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Shredding the Slopes of Nicaragua: The Thrill of Volcano Boarding | Frommer's Hazza Al-Hazza

Shredding the Slopes in Nicaragua: The Thrill of Volcano Boarding

In Nicaragua, you can go surfing or sledding down the side of an active volcano at 40 miles per hour. We had to try it out. 

When planning my trip to Nicaragua, I expected that I would explore towns, immerse myself in Latin American culture, and lie around on pristine beaches.

Well, I did.

But little did I know, I’d also find myself boarding down an active volcano.

Just outside the city of Leon stands Cerro Negro (Black Hill), the youngest volcano in Central America. A 2,388-foot peak covered with grains of black rock, it has erupted 23 times—most recently in 1999. Why not surf down it?

Here’s how this pastime came to Nicaragua. 

In 2004, a brave soul named Daryn Webb became determined to ride down the side of Cerro Negro. His first attempt was with a mini fridge, second with his mattress, and third with his front door. These failed efforts eventually led Webb to construct a wooden board mounted on a sheet of metal—a creation that travelers from around the world now pay to stand or sit on as it hurtles down the hill.

Being the adrenaline junkie that I am, I booked a tour to Cerro Negro with Vive Travels for $160. The volcano is about an hour's drive from Nicaragua’s second largest city, Leon. 

Once my group got to the volcano, we strapped our boards to our backs and hiked up a slope covered in loose black rocks. The hike takes about an hour, but can last longer depending on how gusty the winds are. 

And they can get extremely gusty. 

At the top, I had to crouch down against the wind as I walked along the rim of the volcano, holding tightly onto the rope that’s planted up there for safety purposes. The key things to remember: stay low, hold on, and don’t worry about how slow you’re walking—it’s a struggle for everyone and definitely not for the faint of heart. When I looked down below, into the volcano’s crater, I could see steam seeping from the ground. Did I mention that the volcano is overdue for an eruption?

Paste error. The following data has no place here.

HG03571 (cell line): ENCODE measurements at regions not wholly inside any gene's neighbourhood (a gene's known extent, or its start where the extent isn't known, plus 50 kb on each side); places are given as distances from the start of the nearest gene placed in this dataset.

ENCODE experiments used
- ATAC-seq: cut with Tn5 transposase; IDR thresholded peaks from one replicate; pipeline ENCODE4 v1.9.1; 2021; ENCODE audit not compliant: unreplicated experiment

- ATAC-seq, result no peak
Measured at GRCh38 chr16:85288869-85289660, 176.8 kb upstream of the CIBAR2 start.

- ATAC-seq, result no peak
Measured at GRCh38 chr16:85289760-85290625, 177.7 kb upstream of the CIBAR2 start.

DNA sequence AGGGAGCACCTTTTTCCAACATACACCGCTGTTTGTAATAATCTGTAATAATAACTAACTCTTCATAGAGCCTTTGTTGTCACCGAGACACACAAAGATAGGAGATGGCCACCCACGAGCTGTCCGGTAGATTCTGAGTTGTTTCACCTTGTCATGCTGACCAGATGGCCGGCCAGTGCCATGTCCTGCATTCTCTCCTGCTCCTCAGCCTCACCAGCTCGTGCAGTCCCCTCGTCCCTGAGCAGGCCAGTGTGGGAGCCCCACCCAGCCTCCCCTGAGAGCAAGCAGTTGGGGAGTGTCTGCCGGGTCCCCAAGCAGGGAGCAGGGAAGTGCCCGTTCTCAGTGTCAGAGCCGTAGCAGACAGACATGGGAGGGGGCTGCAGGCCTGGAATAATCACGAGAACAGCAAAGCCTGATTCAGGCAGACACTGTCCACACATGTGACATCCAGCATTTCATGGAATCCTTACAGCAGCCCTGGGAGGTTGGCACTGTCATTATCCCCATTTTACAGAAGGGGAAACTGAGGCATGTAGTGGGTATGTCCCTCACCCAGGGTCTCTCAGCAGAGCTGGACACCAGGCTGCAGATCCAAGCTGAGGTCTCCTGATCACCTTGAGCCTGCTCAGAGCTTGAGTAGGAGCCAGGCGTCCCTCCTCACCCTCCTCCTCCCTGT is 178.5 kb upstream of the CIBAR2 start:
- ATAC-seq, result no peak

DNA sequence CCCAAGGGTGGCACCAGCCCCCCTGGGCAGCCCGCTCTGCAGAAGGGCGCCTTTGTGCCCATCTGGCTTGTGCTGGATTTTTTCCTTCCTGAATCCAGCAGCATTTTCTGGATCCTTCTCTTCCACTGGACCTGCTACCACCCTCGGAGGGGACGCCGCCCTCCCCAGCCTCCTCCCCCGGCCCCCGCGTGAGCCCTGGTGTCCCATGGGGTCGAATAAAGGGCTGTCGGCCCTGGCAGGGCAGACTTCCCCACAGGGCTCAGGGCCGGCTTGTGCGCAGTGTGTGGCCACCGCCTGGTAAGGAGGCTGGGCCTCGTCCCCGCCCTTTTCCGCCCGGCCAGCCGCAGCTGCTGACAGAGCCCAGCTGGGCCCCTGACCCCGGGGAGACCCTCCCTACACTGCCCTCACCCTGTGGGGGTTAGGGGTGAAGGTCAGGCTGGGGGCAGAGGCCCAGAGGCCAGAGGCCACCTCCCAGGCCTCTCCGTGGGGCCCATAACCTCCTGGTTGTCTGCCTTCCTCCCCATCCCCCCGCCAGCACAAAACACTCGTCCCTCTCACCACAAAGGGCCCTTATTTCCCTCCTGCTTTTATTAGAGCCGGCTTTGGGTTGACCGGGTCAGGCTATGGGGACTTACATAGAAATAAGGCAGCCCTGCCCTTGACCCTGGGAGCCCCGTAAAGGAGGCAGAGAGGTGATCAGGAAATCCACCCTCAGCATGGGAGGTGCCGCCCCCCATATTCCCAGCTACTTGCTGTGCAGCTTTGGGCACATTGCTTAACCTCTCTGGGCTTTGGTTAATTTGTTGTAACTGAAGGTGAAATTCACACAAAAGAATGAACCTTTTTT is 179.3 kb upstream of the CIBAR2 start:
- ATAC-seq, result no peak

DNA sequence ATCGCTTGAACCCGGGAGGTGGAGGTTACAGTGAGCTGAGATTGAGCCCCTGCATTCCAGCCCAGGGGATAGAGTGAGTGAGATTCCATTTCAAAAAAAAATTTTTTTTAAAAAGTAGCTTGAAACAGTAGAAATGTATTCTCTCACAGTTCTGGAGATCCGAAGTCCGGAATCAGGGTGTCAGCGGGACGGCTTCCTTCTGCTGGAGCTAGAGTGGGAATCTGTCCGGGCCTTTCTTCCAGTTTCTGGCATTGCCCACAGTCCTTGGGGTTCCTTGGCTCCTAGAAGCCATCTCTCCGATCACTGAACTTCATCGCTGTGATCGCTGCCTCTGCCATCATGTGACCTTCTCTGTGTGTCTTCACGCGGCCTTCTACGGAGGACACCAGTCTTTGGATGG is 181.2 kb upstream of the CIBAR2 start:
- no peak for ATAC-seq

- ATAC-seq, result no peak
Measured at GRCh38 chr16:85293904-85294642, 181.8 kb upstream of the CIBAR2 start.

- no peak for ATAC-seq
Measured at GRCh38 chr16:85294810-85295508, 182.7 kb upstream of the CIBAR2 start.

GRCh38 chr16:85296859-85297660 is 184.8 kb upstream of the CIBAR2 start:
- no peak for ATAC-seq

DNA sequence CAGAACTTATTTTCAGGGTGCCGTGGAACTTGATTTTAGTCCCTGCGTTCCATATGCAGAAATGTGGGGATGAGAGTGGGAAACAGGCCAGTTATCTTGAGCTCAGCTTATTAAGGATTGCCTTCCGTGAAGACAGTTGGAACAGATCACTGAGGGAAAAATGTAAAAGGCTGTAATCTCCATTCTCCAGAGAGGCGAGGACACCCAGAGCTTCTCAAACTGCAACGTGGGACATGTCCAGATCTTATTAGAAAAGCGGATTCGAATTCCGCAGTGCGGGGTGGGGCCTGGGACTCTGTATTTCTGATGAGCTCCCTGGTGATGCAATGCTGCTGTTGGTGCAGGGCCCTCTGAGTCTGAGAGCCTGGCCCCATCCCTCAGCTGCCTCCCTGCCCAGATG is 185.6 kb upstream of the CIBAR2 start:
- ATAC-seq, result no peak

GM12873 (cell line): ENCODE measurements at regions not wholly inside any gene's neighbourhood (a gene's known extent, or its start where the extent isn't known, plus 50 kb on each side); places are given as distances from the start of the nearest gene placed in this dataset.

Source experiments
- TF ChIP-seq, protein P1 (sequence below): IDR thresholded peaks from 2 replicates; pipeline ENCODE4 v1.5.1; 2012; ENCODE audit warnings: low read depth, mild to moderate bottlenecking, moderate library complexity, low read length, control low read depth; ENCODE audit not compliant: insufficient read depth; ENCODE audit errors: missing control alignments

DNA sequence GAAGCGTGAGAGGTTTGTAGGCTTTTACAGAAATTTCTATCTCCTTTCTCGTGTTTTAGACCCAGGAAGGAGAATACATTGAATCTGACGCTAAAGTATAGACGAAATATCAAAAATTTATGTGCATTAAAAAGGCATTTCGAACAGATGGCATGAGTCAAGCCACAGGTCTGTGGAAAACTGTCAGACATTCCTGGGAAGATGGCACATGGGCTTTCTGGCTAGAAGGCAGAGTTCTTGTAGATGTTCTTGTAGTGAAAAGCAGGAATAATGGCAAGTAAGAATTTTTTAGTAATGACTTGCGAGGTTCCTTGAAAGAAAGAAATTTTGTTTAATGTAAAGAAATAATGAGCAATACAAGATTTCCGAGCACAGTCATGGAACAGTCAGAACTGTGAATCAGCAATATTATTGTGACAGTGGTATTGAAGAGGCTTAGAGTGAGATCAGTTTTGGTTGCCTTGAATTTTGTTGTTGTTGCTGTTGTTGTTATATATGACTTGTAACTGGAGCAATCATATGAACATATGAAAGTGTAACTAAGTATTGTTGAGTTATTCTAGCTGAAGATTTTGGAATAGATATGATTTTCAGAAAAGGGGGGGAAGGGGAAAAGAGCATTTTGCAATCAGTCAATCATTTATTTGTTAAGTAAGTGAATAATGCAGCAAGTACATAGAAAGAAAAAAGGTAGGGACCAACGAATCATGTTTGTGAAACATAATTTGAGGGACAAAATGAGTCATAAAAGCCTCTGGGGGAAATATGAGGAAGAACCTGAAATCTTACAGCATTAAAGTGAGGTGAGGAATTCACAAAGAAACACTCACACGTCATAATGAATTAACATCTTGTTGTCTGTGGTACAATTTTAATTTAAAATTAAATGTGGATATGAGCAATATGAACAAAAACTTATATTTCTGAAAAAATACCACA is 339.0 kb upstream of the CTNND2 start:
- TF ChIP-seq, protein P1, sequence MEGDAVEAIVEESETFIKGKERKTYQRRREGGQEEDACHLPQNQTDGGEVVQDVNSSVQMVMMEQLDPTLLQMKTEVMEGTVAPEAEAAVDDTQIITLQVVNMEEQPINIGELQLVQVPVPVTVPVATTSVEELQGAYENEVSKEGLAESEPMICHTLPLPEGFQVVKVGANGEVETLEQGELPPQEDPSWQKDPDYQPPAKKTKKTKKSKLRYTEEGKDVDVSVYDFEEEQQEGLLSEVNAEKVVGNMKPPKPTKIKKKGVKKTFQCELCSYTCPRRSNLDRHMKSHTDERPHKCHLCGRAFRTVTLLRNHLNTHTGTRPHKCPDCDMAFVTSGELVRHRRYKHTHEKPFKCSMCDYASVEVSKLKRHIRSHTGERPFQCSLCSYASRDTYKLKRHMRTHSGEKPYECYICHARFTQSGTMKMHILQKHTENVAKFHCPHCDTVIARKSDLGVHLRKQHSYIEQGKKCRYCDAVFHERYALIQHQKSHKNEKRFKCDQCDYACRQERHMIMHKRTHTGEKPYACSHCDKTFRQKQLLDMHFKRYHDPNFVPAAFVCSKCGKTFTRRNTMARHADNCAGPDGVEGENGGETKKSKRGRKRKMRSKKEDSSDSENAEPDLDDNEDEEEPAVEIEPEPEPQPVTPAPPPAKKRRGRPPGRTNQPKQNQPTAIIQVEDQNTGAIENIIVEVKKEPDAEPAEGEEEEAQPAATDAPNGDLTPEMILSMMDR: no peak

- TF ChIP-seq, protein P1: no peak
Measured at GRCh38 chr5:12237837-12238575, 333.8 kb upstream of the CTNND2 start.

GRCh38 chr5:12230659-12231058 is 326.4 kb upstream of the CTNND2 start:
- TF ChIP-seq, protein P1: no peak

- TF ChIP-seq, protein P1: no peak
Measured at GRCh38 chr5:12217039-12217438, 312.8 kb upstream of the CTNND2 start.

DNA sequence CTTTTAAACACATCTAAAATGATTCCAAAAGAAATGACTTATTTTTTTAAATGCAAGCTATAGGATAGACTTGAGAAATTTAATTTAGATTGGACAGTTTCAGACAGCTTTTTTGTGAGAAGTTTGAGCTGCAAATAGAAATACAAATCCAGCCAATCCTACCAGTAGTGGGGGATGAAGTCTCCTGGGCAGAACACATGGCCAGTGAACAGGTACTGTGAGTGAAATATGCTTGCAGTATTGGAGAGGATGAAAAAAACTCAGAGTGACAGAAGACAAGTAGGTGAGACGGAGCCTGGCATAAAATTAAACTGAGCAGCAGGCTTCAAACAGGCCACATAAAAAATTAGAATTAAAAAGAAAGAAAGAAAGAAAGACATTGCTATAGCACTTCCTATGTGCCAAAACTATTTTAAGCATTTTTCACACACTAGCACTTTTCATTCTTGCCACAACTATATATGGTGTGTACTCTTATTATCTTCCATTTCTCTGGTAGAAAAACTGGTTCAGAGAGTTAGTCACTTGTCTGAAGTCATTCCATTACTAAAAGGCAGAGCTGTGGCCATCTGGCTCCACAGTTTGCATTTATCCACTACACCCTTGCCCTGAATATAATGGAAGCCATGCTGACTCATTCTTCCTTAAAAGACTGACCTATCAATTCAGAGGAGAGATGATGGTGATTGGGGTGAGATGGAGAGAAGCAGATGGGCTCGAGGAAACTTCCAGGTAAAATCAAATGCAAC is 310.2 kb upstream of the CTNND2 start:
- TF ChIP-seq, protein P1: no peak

Cerro Negro volcano in Nicaragua (photo by the author)

After finally making our way through what felt like a windstorm—on the rim of a volcano, no less!—we arrived at the 1,500-foot slope we would board down. We opened the backpacks we were given along with our boards back at the bottom, and each of us found a jumpsuit, goggles, and leather gloves for protection.

There are two ways to volcano board: standing up (the snowboard method) and sitting down (the sled method). Though standing up would look pretty rad in photos, I opted to sit down for a more enjoyable experience. Something you should keep in mind: No matter which method you choose, you’re not in for a smooth ride. Instead of gliding over snow, you’ll be bumping over multitudes of little rocks. Expect lots of friction.

 Once I was all suited up, I was eager to be one of the first victims. Then I looked over the edge and saw the steepness and length of the slope. The guide reassured me that I could control my speed simply by putting my feet down.

All suited up (photo by the author)

I closed my eyes, envisioned how memorable this experience would be, and took the plunge. Sitting down, I grabbed onto the rope attached to the front of the board like reins, and leaned back. 

The ride down can reach speeds of around 40 miles per hour and lasts about five minutes. I had to remember that this, like any other sport, could lead to injuries if I wasn’t careful. Fortunately, the slope is not a sharp, 90-degree drop. 

Things started slow as I went over a couple mini hills, prepping me for the last bump before a steeper decline. Early on is a good time to make adjustments in your seat and practice planting your feet in the gravel to brake. Try to come to a gradual stop—if you brake too fast, you could end up face-planting, just as a sudden stop on a bicycle can send you over the handlebars. 

After my preliminary adjustments, I took off! Zooming down the hill, I could hear wood crunching rock and see gravel scattering all around. If you’re able to look past the flying pebbles and maintain your steering, it’s a pretty cool view. At a distance I could spot hills and greenery, while closer up I was descending into a black blob of volcanic sand toward the tiny speck of white that was the tour van (and my finishing line). 

I made it there in one piece. I didn’t crash. I didn’t break any bones. I didn’t leave with battle wounds of any kind. In fact, the most anxiety I felt during the whole thing was while trying to get to the actual slope.

And the rush that comes from the ride definitely makes up for that. I mean, come on—how many people get to say they’ve boarded down a volcano?

The descent (photo by Hazza Al-Hazza)

Volcano boarding at Cerro Negro can be booked through various companies, including Vive Travels.